Journalists can use Twitter to as a live reporting tool, but what if you are writing a story from afar and are looking for quotes as provided by “citizen” journalists at an event?
Simply adding a widget that pulls in tweets about the event will likely just add confusion and repetition. For example, author Chris Brogan spoke at Blog World Expo yesterday. Take a look at the Twitter search results for “@chrisbrogan #bwe09”.
What about focusing on just one part of the event? You’ll still get similar results. Let’s focus on something that Brogan (reportedly) said about the Farmville Facebook game.
Click on the image at the right to see the many retweets and Twitter reaction to Brogan’s Farmville comment. Adding that into a blog post or article would do little to clarify or advance a story.
What if a system could automatically eliminate retweets and just list the few messages from the people who originally quoted Brogan? Here is a my handmade version of that list:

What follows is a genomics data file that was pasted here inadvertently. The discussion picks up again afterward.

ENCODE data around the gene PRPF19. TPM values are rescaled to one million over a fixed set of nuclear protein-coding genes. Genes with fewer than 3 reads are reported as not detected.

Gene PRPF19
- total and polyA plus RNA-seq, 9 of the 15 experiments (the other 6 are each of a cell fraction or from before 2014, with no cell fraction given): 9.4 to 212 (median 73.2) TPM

There a some serious discrepancies that need to be addressed:
- Did Brogan tell people to stop playing Farmville, or to actually uninstall the Facebook app?
- Did Brogan call people dumbasses, stupid monkeys or dumb monkeys?
So how would you address those questions?
- Would you go through Craig Kanalley’s tweet verification process and share only what you determine to be the most accurate comment?
- Would you share the list of five original tweets and let readers decide which quote to believe?
- Would you link to the Twitter search results and give readers the chance to see all of the white noise, public reaction and spam for themselves?
- Would you omit Brogan’s comment from the story altogether?
Please leave your comments below. I’m trying to figure out how a storystreaming platform could help support that part of today’s reporting process.